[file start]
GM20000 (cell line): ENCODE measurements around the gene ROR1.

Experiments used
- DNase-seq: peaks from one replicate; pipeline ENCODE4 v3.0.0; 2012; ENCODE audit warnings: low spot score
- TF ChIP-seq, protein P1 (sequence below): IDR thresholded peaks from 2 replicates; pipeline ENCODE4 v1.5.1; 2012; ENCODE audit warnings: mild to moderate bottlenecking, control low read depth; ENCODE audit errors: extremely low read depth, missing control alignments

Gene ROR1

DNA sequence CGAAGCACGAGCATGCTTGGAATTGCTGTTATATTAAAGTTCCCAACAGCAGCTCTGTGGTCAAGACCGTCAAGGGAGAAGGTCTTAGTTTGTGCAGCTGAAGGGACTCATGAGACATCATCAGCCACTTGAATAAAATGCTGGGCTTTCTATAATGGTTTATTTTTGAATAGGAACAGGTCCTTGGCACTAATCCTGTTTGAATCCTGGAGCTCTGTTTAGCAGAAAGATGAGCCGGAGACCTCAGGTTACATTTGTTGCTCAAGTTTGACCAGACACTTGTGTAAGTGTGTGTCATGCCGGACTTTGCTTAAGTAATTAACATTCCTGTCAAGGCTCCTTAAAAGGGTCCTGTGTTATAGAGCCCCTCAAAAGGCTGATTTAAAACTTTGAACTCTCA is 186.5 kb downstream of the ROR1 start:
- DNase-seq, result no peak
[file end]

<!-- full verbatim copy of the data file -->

GM20000 (cell line): ENCODE measurements around the gene ROR1.

Experiments used
- DNase-seq: peaks from one replicate; pipeline ENCODE4 v3.0.0; 2012; ENCODE audit warnings: low spot score
- TF ChIP-seq, protein P1 (sequence below): IDR thresholded peaks from 2 replicates; pipeline ENCODE4 v1.5.1; 2012; ENCODE audit warnings: mild to moderate bottlenecking, control low read depth; ENCODE audit errors: extremely low read depth, missing control alignments

Gene ROR1

DNA sequence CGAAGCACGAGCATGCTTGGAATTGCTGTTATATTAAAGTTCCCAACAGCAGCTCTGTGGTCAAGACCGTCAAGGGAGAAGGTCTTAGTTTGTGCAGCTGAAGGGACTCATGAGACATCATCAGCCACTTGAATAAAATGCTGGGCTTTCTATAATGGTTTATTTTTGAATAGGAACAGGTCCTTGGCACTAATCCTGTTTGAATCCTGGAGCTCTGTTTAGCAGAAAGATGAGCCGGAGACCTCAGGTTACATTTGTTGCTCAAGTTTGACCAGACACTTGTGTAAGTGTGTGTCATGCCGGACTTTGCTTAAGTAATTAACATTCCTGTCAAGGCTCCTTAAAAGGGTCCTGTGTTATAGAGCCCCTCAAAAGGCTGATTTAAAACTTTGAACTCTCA is 186.5 kb downstream of the ROR1 start:
- DNase-seq, result no peak